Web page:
Climate groups to Modi: Cancel Adani Godda Power Project
Communities and citizens ’ groups from different parts of Asia and the world join public opposition against the Adani Godda power station in Jharkhand, India. Through an Open Letter to Prime Minister Nahendra Modi, 119 organizations from 17 countries urged the Prime Minister to cancel the power project.
September 16, 2020
“Climate and environmental movements inside and outside of India are supporting the local communities in India in opposing this project. It is highly polluting and, if allowed to proceed, will lock India and Bangladesh in coal power for many years and escalate the existing climate emergency,” said Lidy Nacpil, coordinator of the Asian People ’s Movement on Debt and Development (APMDD), a group calling for urgent actions to combat climate change and its impacts.
Under the Paris Agreement, governments have committed to limit global temperature rise to less than 1.5C and to curb their greenhouse gas emissions by 2030. Nacpil said this requires a complete coal phase out as soon as possible
The Godda project is a nearly $2-billion, 1600-megawatt coal-fired power plant project in Jharkhand state that intends to produce electricity by burning coal that is mined from Adani ’s Carmichael coal project in Australia and then sell the power to Bangladesh. Adani Power Ltd. is the largest among private power producers in India. It plans to build five coal-fired power plants with a combined capacity of 8760 MW, including the Godda power station.
“We hope Prime Minister Modi will listen to the voice of the people whose lands were taken under “public purpose” even though they would not benefit anything from this project. People are being displaced and their livelihoods destroyed. Adani has been evicting members of the indigenous Santhal community from their homes, fencing off their lands and uprooting trees and crops that villagers depend on for survival,” said Sreedhar Ramamurthi, managing trustee of the Delhi-based non-profit EnvironicsTrust.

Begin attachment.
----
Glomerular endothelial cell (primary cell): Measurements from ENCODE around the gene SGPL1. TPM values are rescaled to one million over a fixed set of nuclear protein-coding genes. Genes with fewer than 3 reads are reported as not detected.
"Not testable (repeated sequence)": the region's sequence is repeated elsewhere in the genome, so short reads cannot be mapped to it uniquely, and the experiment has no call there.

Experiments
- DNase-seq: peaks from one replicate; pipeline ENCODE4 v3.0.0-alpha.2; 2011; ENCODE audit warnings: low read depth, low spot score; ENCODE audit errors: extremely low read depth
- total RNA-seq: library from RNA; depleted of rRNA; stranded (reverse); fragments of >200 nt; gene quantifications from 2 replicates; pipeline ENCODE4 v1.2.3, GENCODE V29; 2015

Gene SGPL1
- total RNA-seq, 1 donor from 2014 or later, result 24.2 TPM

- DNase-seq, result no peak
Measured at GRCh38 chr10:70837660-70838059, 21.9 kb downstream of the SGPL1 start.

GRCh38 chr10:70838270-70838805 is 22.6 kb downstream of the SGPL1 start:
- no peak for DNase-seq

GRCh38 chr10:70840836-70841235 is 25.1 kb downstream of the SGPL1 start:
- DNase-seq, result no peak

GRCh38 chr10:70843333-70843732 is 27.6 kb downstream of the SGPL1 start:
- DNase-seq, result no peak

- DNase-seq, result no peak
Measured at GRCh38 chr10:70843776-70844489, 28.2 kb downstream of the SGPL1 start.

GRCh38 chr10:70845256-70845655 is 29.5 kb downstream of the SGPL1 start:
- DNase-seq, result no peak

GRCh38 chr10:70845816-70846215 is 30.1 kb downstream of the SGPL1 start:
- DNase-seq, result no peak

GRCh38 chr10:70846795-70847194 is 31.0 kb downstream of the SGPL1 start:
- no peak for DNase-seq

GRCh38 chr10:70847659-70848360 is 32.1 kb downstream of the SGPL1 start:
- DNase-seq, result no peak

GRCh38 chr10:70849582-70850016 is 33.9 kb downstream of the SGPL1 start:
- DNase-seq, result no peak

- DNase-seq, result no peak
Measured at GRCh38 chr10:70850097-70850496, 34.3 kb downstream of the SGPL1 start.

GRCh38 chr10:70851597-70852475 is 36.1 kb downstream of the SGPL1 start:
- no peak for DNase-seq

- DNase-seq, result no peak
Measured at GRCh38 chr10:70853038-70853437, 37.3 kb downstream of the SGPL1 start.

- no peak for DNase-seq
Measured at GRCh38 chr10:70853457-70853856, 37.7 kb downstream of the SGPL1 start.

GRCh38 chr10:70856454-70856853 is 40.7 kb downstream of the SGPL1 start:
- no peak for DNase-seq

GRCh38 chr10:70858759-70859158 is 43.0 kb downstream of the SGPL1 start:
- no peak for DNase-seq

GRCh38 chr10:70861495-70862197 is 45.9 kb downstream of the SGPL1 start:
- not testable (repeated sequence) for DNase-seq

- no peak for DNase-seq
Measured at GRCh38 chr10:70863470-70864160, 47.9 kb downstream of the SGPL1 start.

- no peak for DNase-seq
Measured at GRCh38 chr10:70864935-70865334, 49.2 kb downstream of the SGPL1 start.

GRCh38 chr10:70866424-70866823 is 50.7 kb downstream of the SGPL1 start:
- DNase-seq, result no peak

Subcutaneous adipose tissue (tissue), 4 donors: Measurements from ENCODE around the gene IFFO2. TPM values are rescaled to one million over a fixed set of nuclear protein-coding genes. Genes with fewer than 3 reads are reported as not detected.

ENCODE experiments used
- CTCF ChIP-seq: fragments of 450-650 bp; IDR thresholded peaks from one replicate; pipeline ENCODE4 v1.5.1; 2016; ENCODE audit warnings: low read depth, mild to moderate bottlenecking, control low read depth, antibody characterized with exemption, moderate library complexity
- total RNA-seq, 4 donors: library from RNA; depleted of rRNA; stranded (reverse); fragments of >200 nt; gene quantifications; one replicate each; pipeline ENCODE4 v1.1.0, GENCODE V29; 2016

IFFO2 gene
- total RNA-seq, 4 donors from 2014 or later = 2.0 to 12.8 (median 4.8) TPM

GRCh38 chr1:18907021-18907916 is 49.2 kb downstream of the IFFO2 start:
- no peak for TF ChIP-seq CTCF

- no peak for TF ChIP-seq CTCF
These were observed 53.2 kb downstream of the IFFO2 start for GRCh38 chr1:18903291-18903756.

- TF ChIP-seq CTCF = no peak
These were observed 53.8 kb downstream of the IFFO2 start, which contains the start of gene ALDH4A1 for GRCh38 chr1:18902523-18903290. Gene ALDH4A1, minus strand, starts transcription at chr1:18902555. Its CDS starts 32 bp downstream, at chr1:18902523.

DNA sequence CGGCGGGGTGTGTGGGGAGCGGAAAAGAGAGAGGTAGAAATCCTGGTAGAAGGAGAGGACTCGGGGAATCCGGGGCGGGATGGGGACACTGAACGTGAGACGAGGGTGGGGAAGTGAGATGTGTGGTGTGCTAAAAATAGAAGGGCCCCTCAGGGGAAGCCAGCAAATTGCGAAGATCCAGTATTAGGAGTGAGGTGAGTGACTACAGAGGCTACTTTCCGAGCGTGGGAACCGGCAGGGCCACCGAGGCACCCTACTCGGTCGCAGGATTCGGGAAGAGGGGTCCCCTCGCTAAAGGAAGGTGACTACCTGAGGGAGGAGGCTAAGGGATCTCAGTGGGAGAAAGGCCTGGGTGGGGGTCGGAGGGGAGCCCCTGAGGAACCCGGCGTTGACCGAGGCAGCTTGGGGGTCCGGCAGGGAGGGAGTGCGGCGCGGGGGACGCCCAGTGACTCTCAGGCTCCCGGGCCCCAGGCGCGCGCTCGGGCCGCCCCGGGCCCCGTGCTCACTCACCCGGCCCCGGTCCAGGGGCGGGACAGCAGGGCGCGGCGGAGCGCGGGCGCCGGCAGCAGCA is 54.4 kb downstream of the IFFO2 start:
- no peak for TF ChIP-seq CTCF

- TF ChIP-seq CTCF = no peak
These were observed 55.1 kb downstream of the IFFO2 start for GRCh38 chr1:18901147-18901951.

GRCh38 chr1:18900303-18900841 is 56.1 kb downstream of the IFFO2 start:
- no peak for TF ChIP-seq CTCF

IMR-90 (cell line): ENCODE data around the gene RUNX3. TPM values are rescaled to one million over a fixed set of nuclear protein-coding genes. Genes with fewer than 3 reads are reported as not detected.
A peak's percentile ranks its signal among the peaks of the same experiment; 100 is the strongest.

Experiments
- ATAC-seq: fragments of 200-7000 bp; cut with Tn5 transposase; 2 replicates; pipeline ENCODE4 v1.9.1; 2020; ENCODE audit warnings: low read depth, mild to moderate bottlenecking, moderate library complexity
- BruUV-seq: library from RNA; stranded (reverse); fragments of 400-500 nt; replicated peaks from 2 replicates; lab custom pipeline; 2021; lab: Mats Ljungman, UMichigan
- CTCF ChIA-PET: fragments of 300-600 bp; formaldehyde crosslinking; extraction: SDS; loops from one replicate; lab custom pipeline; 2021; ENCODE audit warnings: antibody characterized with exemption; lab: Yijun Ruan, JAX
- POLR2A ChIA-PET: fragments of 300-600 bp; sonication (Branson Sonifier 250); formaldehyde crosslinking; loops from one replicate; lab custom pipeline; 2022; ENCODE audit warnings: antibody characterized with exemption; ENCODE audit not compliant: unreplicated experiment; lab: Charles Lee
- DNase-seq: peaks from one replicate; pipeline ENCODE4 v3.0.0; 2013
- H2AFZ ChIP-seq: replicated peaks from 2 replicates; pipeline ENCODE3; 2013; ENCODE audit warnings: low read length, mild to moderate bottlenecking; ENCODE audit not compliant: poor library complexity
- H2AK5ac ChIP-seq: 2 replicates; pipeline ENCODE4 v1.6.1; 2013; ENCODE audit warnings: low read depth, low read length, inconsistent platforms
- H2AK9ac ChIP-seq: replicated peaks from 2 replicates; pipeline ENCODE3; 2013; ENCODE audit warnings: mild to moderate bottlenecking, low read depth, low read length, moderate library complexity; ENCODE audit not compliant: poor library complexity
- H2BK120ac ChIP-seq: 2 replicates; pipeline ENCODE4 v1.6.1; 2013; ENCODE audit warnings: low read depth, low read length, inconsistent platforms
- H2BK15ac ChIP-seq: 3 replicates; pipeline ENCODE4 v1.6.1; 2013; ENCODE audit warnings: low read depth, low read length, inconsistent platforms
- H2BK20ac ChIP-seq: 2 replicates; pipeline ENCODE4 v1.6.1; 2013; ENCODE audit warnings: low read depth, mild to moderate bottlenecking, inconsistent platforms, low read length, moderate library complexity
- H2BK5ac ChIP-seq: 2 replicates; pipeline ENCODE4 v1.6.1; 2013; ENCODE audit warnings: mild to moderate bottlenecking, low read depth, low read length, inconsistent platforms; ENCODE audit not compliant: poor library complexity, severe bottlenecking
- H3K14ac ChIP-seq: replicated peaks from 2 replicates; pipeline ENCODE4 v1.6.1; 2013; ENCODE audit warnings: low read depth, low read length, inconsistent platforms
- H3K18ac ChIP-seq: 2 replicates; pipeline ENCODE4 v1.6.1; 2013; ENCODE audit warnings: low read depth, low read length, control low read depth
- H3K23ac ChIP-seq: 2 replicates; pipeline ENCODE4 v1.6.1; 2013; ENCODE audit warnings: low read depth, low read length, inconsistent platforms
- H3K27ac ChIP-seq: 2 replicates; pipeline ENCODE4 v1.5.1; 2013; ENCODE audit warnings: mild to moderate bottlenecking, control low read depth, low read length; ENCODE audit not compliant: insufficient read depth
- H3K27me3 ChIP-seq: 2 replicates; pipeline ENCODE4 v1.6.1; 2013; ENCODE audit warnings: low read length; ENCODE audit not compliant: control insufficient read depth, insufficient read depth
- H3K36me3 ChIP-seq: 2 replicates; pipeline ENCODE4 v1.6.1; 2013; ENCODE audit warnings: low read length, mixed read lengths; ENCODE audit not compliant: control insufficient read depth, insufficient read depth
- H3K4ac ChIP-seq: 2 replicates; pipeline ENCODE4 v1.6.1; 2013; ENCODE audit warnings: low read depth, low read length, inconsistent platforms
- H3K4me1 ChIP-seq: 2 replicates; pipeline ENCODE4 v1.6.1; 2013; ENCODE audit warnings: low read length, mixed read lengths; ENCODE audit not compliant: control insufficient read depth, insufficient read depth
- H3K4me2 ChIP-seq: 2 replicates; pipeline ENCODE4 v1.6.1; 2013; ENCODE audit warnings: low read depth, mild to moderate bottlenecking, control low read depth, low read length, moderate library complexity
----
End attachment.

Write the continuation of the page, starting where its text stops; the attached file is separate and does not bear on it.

Ramamurthi said Indian law allows the government to acquire land for a private company if the project is categorised as having public purpose. Public purpose is determined through social impact assessment and obtaining the consent of 80% of the landowners.
“According to residents of the villages affected by the project, they were forcibly kept out of the social impact assessment hearings. They also said that their land was fenced off by Adani without their consent. These have been reported in Indian and International media.” said Susan Tagle, coordinator of the Asian Energy Network (AEN).
"We find these violations of the rights of the people and communities at the project site unacceptable. The project has not even started construction yet, but people are already being negatively affected,” added Tagle.
Most recently, in Sundergarh district of northern Odisha, over 700 Adivasi families are facing displacement due to construction of a railway line that will facilitate the transport of coal from Dhamra port for use in the Godda power station. “We find no public purpose for this project. But we find many special privileges given to Adani despite the project ’s lack of clear benefits for the people of India. The government has allowed the project to become the first private coal project to fully export electricity with the status and benefits of a Special Economic Zone, saving Adani billions of rupees in taxes and clean energy cess. Two state-owned lenders, the Power Finance Company and the Rural Electrification Corporation have also extended loans for the project,” said Vidya Dinker, president of the Indian Social Action Forum (INSAF).
Hasan Mehedi, chief executive of the Coastal Livelihood and Environmental Action Network (CLEAN) in Bangladesh, said the project does not qualify as a public purpose for the people of Bangladesh as well because it will lock Bangladesh into expensive electricity with high emissions.
According to a report by the Institute for Energy Economics and Financial Analysis (IEEFA), the Godda power plant would be financially unviable and a poor strategic fit for Bangladesh, where cheaper and cleaner renewable energy options are available.
“It would worsen poverty in Bangladesh, a country already made vulnerable by the devastating impacts of climate change. Bangladesh is locked in a 25-year purchasing power agreement and Adani could impose a tariff as high as Tk 8.71 per kilowatt hour of imported electricity, which will certainly be passed on to consumers,” said Mehedi.
The group is also opposing Adani ’s plan to draw 36 billion liters of water from the lower Ganges every year. The water will be piped to the Godda power plant where it will be used to wash coal, manage industrial wastes and generate steam to power the turbines. The pipeline project was given environmental clearance despite warnings that it will drain the river and threaten crucial fish stocks, as well as Gangetic dolphins.